France must tighten nuclear security after Fukushima, watchdog says


France must urgently improve safety in its 58 nuclear reactors in the wake of Japan’s Fukushima disaster, an official report published Thursday said. The head of the French nuclear watchdog warned of “small faults that could have serious consequences”.


“The Fukushima accident, as well as the additional safety evaluation, show the necessity to develop certain safety systems of the sites without hesitation,” said Jacques Repussard, director general of the French Nuclear Safety Research Institute (IRSN).

Fukushima showed what effect a combination of natural disasters, such as floods, earthquakes and fires, can have on a nuclear reactor, he told RFI.

French nuclear power plants map

"When the current plants were designed, it was thought that, because precautions had been taken to protect the plant against the greatest possible seismic threat that could be calculated or estimated, a seismic event could not in itself bring a plant to failure,” Repussard says.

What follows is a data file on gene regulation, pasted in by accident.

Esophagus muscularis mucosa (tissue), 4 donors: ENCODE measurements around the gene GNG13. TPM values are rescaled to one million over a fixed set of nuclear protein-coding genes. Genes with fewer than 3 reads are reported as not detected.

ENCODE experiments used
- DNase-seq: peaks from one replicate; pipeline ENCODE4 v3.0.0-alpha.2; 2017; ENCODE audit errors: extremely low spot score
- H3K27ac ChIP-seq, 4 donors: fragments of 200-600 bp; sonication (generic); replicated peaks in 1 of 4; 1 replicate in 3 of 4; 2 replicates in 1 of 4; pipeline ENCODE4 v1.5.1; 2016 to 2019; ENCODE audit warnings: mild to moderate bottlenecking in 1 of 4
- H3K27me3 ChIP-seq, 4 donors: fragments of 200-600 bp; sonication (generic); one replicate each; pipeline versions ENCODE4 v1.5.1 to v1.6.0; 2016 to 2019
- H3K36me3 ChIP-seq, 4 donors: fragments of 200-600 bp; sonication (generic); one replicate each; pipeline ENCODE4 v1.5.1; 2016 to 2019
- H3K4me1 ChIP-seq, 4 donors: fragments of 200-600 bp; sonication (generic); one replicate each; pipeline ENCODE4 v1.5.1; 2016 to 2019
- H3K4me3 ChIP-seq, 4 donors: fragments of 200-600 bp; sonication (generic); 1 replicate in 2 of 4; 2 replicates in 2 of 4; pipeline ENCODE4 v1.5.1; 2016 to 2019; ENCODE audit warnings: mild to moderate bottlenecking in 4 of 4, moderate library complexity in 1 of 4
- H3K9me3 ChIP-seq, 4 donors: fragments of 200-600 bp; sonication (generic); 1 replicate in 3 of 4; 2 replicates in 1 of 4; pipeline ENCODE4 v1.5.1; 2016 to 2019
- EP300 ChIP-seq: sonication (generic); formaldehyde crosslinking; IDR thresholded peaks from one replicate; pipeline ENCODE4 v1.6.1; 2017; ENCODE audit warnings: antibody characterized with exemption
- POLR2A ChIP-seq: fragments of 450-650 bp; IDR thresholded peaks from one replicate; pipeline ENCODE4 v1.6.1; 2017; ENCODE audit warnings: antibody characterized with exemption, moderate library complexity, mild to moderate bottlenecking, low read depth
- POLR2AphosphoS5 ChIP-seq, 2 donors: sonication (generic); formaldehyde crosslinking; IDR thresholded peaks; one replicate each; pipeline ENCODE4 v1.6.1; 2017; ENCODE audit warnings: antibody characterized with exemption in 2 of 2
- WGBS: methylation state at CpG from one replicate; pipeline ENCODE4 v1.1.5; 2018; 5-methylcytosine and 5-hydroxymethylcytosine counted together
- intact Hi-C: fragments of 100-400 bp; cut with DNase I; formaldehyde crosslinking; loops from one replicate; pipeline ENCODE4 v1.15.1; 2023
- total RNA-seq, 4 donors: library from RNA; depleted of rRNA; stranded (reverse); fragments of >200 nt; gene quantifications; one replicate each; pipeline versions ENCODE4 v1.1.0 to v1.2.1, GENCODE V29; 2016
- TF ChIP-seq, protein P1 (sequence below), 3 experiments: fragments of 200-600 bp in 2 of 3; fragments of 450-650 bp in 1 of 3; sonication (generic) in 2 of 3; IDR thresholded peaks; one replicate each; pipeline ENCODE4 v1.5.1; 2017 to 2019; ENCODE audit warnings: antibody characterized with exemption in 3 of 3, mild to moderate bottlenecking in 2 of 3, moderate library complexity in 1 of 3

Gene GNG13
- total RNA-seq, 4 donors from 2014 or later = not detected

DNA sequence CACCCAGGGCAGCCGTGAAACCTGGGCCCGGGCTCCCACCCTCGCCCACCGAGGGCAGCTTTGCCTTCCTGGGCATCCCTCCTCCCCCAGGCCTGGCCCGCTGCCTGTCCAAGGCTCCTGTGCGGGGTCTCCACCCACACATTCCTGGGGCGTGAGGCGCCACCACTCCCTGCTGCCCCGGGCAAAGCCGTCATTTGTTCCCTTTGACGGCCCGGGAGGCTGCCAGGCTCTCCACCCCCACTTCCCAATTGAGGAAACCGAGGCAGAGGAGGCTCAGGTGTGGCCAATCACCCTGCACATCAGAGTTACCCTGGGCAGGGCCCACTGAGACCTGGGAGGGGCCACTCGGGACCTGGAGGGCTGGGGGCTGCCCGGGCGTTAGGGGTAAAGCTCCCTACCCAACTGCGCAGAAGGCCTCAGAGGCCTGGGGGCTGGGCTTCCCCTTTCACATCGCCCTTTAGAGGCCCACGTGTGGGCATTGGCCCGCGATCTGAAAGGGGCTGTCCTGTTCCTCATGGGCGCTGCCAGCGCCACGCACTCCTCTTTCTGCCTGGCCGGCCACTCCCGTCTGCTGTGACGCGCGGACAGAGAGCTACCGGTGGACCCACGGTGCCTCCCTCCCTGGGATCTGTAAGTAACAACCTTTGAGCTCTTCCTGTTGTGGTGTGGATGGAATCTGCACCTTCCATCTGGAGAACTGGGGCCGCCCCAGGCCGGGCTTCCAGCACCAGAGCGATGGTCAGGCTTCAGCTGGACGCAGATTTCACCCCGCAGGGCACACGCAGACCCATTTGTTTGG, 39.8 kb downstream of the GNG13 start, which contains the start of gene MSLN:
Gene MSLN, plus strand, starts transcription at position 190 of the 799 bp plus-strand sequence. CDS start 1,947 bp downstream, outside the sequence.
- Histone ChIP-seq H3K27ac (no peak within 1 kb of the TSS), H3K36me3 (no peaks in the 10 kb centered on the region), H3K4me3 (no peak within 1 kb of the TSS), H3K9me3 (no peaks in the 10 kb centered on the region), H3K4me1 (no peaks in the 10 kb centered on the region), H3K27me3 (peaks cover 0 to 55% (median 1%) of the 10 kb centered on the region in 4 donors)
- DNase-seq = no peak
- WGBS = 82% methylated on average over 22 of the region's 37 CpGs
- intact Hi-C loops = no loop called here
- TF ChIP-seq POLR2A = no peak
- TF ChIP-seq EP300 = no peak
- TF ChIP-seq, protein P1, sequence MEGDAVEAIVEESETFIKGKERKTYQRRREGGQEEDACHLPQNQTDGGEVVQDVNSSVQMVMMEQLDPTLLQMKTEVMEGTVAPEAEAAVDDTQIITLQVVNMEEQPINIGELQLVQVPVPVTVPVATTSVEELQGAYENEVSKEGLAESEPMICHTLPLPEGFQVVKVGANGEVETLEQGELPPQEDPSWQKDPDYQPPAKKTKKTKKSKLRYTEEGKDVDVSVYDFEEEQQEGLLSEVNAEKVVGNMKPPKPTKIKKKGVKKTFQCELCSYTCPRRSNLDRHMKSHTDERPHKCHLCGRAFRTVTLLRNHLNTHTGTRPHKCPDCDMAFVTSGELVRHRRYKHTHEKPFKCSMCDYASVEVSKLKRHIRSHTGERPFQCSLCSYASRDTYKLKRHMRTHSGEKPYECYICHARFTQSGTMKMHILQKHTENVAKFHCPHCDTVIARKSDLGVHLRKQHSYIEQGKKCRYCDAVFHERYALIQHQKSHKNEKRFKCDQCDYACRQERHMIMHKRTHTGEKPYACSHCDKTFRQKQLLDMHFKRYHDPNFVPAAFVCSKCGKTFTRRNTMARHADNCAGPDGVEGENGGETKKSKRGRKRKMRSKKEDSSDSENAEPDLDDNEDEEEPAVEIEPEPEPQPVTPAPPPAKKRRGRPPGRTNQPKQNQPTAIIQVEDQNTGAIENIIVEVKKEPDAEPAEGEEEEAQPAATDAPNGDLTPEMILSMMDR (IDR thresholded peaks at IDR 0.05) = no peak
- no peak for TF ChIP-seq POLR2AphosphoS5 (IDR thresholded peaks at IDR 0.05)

“Fukushima has shown the opposite, so we've proposed a new approach, which is to upgrade safety in all nuclear plants by adding a hardened safety core of equipment that would be ultraprotected against the major hazards."

The 50-page report says that no French nuclear power needs to be closed.

But it does warn that three – Tricastin, Gravelines and Saint Alban – are dangerously close either to industrial sites like chemical works or to routes where products like explosives are transported.

And it highlights the risk of earthquakes or floods to another eight.

The nuclear question has brought a note of discord into the electoral pact between France’s Socialist Party and the Greens.

The Green party this week agreed to back Socialist candidate François Hollande in return for a non-aggression pact at the next parliamentary elections and a common statement of principle on key questions, including the nuclear one.

But a commitment to reconversion of plants using a highly radioactive plutonium disappeared the following day, reportedly at Hollande’s demand after lobbying by energy company Areva.




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